Seydou Keita has emerged as the undisputed leader of an exciting young Mali side six months after returning from a 20-month hiatus from the international game.
The 32-year-old Barcelona midfielder was carried high on the shoulders of his team mates after scoring the decisive penalty in the shootout against Gabon in their Africa Cup of Nations quarter-final on Sunday.
It was an unlikely scenario a year ago when he was still refusing to play for the team in protest at what he saw as bad organisation by the country's football federation.
"It wasn't easy to score that penalty but this win is as good as any I've had at Barcelona," said Keita, who took centre stage at a news conference while coach Alain Giresse and captain Cedric Kante listened attentively.
"I'm one of the older players in the team but I feel younger than any of the other squad members right now."
Keita ignored his country's call-ups after the 2010 Nations Cup in Angola, where much was expected from Mali before they went out in the first round.
Persuaded back in September last year, he competed in the last two qualifiers to ensure Mali's participation at the tournament in Equatorial Guinea and Gabon and is now at the heart of a side that has undergone much change under Giresse.
His shoulder draped with a Mali flag, Keita defended his lengthy self-imposed exile and spoke of his loyalty.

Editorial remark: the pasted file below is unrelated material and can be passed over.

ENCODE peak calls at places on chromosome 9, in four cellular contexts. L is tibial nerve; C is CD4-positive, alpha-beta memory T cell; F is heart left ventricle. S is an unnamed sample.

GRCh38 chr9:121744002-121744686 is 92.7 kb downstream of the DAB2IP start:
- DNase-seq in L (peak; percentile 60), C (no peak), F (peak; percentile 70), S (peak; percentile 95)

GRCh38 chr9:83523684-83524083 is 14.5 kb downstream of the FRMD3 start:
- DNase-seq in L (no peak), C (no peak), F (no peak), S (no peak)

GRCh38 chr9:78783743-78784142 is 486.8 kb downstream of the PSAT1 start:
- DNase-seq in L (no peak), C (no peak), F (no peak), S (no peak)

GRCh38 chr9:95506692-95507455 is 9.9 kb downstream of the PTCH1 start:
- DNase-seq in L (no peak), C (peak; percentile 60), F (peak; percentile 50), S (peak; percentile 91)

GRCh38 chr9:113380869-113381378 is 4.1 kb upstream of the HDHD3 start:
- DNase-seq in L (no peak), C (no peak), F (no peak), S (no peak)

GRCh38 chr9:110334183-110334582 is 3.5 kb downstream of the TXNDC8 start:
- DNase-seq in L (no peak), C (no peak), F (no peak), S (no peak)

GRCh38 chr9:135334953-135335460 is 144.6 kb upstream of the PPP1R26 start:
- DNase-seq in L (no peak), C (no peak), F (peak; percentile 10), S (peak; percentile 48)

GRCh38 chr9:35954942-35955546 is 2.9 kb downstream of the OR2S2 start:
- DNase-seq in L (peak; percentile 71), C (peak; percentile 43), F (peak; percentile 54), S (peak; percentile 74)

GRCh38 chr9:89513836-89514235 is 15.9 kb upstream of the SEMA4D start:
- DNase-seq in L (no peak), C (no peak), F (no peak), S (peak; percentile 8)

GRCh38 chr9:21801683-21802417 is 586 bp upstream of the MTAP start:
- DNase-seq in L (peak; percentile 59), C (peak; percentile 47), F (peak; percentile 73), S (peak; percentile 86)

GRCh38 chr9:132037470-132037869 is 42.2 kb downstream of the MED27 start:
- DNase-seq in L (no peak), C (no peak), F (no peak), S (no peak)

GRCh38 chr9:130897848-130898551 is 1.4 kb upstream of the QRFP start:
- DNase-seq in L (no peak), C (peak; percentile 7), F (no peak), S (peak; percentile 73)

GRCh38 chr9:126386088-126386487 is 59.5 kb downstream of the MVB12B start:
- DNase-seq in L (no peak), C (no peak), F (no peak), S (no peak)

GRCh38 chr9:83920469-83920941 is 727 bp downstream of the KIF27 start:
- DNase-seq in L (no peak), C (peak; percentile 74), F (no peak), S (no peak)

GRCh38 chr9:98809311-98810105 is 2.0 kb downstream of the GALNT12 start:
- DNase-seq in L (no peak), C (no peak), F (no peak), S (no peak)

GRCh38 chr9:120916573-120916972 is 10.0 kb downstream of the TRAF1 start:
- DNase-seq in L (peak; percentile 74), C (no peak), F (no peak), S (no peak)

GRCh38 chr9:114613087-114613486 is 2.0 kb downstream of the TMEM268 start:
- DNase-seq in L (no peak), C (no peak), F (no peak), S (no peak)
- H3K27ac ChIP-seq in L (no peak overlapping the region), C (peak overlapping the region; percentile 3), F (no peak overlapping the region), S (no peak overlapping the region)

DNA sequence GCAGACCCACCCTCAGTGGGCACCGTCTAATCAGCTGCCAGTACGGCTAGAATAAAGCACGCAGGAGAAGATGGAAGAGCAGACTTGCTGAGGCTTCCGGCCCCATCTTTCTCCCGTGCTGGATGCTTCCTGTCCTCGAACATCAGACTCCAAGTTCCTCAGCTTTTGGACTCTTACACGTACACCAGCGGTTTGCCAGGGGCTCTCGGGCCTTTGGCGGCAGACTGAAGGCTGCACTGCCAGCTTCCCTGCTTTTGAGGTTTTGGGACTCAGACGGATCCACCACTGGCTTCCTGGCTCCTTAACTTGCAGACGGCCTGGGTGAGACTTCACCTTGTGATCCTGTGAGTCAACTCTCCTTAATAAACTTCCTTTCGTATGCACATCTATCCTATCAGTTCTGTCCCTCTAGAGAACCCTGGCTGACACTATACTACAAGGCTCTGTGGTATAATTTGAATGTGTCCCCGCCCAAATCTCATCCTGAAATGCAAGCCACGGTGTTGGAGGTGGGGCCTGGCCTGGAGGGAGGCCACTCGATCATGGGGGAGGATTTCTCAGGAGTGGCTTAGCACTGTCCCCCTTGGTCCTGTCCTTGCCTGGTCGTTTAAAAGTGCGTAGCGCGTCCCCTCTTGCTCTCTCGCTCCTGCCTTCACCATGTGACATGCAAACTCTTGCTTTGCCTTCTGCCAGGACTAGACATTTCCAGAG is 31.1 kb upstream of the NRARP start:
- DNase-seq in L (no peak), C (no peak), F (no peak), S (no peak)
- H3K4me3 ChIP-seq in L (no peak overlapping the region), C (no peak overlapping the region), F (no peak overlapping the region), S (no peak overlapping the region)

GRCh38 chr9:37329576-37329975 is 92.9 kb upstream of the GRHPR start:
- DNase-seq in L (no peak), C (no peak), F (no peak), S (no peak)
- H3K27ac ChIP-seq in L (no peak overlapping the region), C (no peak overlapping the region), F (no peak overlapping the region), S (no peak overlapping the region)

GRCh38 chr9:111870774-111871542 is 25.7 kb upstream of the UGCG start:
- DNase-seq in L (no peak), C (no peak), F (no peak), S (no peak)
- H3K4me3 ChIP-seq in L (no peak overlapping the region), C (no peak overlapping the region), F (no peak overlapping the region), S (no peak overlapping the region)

"It's not normal not to play for one's country but I had objections and reasons," he said.
"There were other players too," he added, citing the example of former Liverpool midfielder Momo Sissoko, who has ended his international career with similar misgivings."
Keita had first made a tearful appeal for peace in his country, where a Tuareg insurgency in the north of the country has led to an estimated 10,000 people being displaced, before his mood brightened as he spoke of matters on the pitch.
He converted the winning kick as Mali beat Gabon 5-4 on penalties following a 1-1 draw to reach the semi-finals, where they will play Ivory Coast in Libreville on Wednesday.
"This is something special for me because I'm not getting any younger," Keita said.
"It was difficult to keep going for 120 minutes but I'm really happy. We have a team under reconstruction and a lot of new players who are competing up to their potential."comments